In the previous post, “The Future of Education and Technology,” I wrote that technology will have a disruptive influence on the present education system. But that is par for the course since the influence of technology on education has always been disruptive, rather than incremental. One could say that the education system in general has long periods of stasis punctuated by some technology-driven disruption.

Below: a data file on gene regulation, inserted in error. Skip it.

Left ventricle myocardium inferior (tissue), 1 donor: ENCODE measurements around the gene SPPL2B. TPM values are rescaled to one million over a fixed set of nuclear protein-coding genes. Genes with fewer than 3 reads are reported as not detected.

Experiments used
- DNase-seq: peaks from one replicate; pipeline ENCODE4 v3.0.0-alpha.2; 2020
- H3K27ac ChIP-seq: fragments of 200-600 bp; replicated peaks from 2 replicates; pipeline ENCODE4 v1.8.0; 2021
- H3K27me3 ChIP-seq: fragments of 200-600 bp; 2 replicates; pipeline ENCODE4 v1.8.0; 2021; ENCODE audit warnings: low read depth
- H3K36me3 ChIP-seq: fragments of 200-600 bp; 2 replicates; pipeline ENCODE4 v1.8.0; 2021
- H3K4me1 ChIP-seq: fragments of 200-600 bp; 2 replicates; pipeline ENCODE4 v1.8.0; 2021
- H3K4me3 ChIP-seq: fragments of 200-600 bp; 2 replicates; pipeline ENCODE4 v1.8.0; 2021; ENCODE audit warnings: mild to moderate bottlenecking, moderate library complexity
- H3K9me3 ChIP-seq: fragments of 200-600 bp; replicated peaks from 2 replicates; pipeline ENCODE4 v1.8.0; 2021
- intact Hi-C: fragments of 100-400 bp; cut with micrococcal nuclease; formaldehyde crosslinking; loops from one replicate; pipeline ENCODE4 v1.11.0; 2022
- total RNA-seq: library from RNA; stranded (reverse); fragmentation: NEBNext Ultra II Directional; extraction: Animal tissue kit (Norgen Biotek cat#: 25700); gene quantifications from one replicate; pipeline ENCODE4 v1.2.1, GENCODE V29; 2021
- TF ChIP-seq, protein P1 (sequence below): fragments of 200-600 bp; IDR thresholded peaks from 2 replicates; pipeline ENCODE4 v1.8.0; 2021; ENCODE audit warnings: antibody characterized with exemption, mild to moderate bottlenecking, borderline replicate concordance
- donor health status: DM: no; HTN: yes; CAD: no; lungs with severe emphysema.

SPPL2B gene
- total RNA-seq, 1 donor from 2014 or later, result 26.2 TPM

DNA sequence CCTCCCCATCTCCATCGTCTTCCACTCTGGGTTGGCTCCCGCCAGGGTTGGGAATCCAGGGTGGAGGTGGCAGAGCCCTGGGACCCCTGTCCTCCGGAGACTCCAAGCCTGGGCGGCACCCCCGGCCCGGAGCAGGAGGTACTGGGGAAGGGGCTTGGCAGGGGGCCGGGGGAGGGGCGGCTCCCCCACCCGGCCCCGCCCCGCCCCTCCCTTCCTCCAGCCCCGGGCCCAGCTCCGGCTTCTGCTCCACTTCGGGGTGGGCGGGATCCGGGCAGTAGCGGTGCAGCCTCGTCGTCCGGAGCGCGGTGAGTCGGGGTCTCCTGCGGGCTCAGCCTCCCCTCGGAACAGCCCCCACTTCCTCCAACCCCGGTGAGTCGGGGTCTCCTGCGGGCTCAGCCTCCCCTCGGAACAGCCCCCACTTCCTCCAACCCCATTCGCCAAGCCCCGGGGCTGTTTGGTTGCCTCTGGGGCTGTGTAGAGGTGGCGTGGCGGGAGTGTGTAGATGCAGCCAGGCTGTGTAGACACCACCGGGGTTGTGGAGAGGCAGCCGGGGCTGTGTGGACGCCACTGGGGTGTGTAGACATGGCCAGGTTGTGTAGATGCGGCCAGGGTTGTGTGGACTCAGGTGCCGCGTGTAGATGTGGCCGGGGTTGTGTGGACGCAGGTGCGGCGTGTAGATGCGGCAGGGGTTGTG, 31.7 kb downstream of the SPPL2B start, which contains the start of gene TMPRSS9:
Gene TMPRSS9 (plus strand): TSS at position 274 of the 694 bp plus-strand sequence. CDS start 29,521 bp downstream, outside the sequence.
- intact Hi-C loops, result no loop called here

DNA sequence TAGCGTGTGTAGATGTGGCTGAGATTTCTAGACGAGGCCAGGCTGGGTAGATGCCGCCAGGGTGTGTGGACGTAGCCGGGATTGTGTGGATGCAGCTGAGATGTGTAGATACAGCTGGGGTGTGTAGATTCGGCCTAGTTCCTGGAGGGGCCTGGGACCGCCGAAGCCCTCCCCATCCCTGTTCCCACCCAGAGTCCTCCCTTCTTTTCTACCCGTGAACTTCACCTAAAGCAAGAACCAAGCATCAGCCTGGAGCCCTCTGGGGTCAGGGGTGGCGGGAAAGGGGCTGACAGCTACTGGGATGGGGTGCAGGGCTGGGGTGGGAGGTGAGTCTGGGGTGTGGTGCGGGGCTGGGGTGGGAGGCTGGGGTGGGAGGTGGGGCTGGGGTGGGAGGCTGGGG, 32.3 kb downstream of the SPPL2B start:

In the following I will argue that the system is ripe for another of those disruptive events that will push the system from its current state to a qualitatively different higher state. As this is a personal view, my argument boils down to a lot of hand waving and no data. I will also introduce an analogy to explicate the changing role of the level of skills required in the production of education. I will use the manufacturing system — specifically automobile manufacture — as an analog.
Continue reading “The Future of Education and Technology — Part 2”